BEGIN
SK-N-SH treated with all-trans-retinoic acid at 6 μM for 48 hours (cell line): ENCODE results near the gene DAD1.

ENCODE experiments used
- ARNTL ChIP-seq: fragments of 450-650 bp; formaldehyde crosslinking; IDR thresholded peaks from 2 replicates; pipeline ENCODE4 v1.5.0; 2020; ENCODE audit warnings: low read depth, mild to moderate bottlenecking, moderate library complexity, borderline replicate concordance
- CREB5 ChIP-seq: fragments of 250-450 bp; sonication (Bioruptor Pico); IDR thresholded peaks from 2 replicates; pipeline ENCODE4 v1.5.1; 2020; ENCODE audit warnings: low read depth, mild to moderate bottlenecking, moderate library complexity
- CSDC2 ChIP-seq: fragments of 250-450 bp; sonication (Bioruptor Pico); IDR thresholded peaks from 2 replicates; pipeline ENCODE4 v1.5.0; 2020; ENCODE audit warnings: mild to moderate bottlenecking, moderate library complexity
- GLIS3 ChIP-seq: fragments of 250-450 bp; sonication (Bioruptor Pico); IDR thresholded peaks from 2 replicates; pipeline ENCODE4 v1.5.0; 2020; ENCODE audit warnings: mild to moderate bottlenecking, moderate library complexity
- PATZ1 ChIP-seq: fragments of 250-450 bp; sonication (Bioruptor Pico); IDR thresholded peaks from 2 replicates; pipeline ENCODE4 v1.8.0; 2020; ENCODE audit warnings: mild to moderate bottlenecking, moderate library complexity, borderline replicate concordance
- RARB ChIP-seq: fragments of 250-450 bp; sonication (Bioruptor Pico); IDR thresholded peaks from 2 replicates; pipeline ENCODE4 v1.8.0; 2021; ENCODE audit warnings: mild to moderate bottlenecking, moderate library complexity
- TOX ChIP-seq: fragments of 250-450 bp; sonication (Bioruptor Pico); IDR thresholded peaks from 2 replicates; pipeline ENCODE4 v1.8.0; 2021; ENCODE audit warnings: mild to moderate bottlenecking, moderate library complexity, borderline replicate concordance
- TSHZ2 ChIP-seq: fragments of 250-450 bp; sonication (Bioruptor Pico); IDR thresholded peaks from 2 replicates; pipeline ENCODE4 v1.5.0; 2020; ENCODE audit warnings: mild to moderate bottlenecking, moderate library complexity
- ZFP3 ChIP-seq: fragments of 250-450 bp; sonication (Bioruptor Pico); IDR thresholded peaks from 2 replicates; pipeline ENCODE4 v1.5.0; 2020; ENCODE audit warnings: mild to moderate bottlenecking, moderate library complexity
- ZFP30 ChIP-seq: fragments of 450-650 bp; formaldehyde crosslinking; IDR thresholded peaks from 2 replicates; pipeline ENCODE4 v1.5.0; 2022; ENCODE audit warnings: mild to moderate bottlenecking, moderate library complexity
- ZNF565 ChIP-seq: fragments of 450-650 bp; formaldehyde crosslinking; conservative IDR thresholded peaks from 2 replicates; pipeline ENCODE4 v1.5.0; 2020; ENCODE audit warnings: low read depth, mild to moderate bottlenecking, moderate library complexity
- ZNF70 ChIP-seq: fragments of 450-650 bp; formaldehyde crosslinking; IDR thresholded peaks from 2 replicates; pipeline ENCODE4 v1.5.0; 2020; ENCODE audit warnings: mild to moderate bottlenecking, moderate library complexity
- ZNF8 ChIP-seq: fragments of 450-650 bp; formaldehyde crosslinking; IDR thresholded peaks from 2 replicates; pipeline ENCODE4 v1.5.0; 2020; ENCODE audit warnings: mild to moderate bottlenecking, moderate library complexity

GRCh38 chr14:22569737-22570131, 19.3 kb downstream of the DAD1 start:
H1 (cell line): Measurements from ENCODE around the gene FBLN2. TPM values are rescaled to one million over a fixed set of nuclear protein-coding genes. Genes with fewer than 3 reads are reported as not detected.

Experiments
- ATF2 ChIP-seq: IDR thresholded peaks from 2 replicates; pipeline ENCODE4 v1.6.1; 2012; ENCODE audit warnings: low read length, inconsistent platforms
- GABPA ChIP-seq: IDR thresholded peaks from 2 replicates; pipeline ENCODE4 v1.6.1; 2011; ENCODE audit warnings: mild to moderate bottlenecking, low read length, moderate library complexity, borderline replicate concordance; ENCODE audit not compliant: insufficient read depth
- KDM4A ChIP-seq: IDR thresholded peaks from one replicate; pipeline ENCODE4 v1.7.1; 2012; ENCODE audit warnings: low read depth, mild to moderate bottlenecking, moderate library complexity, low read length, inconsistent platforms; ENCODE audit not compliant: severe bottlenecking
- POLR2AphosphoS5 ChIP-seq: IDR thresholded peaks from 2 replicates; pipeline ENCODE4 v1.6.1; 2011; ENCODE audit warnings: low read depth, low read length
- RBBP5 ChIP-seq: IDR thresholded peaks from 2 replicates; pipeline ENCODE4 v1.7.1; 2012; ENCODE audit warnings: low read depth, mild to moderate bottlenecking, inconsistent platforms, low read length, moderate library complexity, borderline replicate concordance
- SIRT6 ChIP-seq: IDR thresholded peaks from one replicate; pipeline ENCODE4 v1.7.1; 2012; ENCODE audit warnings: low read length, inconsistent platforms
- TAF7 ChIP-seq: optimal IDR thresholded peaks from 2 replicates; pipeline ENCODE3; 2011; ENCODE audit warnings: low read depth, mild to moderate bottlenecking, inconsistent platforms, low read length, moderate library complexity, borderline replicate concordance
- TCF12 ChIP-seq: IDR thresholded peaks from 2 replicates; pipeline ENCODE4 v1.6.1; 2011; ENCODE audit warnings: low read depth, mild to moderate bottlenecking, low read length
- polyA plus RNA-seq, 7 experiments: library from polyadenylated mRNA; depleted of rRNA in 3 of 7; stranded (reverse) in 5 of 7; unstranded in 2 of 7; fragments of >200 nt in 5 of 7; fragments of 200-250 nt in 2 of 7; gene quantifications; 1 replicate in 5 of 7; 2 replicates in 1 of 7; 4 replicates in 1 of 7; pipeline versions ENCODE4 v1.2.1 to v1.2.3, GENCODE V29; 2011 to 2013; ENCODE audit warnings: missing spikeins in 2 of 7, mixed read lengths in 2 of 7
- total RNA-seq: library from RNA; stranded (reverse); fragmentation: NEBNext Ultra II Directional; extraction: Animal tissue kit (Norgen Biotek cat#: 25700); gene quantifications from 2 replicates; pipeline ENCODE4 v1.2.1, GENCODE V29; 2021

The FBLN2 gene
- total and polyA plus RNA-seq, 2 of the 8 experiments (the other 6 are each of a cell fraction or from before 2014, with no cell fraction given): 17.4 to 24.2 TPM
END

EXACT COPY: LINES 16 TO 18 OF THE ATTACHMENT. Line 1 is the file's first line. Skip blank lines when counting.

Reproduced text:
GRCh38 chr14:22569737-22570131, 19.3 kb downstream of the DAD1 start:
H1 (cell line): Measurements from ENCODE around the gene FBLN2. TPM values are rescaled to one million over a fixed set of nuclear protein-coding genes. Genes with fewer than 3 reads are reported as not detected.

Experiments